The legislation now moves to the House floor a vote. 


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$1.9T Rescue Plan, Ultrasounds & Phishing

This week Senate President Don Harmon said he is not interested in bringing back the progressive income tax amendment for another run in the 2022 election. 

That’s the good news. The bad news is efforts are underway to enact other tax increases, particularly on businesses. Illinois is one of the highest taxed states in the nation. We don’t need tax increases. We need spending reforms.

This week’s newsletter highlights a statement from the Illinois Fuel and Retail Association calling for sensible tax policies; a bill requiring ultrasounds to be offered at abortions clinics and some phishing, scam e-mails being circulated. 

As always if you have any questions, feel free to email me or call my office at 217-774-1306.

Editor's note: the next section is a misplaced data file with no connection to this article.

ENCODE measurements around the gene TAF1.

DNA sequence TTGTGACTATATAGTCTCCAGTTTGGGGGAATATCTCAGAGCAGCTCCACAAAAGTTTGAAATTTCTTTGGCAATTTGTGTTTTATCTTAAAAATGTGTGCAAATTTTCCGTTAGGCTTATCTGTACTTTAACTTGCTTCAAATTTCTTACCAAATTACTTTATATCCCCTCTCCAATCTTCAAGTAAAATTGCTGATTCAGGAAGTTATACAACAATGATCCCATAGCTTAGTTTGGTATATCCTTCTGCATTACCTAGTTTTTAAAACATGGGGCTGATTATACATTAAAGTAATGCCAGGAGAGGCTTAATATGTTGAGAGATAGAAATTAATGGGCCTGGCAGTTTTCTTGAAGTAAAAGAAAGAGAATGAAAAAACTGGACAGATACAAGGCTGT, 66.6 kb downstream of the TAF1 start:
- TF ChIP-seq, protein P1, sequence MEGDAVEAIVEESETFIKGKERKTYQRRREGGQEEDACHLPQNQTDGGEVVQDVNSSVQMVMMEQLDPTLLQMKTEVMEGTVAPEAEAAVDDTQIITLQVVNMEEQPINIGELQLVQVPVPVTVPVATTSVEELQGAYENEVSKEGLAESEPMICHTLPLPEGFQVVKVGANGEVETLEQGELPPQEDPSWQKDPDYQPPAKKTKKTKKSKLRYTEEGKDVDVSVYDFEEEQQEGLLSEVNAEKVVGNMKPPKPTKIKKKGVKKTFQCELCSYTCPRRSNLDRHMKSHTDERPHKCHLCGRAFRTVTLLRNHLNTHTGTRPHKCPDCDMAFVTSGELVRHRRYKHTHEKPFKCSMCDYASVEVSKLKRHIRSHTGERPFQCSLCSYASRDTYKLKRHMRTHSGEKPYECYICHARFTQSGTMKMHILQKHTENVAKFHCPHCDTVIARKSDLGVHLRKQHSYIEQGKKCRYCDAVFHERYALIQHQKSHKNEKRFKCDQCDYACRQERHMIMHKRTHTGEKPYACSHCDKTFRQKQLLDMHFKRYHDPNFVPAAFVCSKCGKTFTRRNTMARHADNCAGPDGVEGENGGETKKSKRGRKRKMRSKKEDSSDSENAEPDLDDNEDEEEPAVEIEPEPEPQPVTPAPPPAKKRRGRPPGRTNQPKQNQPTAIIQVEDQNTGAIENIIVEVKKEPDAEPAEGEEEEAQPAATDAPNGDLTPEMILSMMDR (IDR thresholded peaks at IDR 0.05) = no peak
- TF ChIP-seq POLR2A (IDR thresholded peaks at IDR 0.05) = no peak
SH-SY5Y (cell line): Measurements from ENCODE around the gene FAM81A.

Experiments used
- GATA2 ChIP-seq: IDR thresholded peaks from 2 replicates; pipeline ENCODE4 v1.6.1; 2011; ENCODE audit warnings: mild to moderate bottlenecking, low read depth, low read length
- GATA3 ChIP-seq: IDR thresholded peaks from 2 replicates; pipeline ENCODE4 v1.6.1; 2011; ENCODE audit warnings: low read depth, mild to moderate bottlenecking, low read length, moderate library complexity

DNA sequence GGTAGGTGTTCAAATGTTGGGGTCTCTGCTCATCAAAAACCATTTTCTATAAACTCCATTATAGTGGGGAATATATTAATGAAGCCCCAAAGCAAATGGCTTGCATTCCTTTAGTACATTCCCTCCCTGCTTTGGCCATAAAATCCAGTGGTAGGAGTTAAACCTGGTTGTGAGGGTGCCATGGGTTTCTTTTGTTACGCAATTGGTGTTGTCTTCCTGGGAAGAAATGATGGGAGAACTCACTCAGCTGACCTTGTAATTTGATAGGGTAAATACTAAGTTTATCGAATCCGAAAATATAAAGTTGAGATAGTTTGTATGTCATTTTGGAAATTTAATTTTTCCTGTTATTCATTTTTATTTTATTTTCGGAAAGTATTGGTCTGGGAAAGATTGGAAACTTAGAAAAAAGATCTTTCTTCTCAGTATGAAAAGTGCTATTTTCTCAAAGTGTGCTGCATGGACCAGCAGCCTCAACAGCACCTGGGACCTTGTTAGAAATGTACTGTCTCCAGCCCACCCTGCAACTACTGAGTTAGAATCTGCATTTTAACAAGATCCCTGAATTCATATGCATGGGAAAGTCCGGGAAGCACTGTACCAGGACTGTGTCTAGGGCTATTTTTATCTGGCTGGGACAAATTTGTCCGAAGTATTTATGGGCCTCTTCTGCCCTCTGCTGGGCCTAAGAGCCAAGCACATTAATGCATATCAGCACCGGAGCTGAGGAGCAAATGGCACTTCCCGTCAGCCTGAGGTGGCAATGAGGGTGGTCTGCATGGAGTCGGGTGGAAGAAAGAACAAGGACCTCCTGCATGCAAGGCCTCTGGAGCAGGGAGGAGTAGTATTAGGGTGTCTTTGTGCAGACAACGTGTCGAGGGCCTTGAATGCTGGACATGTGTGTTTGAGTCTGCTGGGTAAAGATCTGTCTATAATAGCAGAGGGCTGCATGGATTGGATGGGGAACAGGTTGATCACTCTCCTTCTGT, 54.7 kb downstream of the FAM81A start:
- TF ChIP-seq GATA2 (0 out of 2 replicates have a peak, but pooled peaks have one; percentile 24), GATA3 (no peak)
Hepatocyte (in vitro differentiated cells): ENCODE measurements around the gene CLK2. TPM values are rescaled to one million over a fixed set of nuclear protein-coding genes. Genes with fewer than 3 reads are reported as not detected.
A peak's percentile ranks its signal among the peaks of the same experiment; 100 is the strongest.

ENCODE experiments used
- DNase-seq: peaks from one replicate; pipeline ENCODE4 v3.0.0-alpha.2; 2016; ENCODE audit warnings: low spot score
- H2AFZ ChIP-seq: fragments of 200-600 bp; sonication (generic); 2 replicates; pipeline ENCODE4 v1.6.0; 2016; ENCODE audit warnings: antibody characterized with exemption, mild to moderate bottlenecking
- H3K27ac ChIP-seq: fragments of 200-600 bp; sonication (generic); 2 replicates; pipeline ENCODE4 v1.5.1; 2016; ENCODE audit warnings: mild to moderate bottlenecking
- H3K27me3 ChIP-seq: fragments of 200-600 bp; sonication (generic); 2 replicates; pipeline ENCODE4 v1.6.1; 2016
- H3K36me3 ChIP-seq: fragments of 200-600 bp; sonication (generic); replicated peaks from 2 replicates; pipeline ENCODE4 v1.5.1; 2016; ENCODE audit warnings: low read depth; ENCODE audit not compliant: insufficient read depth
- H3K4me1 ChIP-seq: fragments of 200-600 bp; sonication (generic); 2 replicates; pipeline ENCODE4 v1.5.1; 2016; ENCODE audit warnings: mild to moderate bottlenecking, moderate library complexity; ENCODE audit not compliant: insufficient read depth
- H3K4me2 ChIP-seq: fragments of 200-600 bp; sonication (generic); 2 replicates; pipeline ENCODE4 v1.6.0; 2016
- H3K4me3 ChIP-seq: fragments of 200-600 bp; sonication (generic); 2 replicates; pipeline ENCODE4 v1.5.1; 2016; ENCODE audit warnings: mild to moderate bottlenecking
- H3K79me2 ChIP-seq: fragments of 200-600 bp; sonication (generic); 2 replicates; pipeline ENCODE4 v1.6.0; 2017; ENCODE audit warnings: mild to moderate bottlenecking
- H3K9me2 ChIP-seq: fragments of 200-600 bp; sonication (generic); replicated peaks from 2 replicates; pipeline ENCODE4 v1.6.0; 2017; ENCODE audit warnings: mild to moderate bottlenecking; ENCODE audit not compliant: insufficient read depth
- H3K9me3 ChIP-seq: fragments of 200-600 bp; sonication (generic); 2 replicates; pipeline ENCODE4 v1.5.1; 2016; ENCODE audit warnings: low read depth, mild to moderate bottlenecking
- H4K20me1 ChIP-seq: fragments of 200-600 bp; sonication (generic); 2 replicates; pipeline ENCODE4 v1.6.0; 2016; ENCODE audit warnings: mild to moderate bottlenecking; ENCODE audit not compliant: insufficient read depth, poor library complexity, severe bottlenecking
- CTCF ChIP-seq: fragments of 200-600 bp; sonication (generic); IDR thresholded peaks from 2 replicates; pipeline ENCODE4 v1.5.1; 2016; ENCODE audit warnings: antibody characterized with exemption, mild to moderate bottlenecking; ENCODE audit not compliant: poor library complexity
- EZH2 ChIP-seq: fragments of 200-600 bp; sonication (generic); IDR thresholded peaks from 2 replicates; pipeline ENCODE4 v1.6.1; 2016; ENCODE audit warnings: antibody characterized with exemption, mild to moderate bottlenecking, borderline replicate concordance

Brad Halbrook


Time to end policies that hurt economic growth

The Illinois Fuel and Retail Association says the $1.9 trillion American Rescue Plan, which includes money for state governments, should mean the end of onerous taxes on Illinois employers.

I heartily agree. Josh Sharp, CEO of Illinois Fuel and Retail Association, issued a statement saying: “These latest actions out of Washington are good news for so many small businesses and families in Illinois and across the country who have been devastated by job loss and a lack of economic activity during the COVID-19 pandemic. I encourage Gov. J.B. Pritzker and his team to move quickly to ensure these funds reach the people they were designed to help. But I also call on the Governor to use this good news for Illinois to officially end any policies that would punish the very people the federal aid is supposed to support.”

Now is not the time to raise taxes on businesses that have been hit hard by government mandated lockdowns. We need to encourage economic growth – not adopt policies that will hurt our economic recovery.

To learn more, Click Here:


Bill would require abortion clinics to offer ultrasounds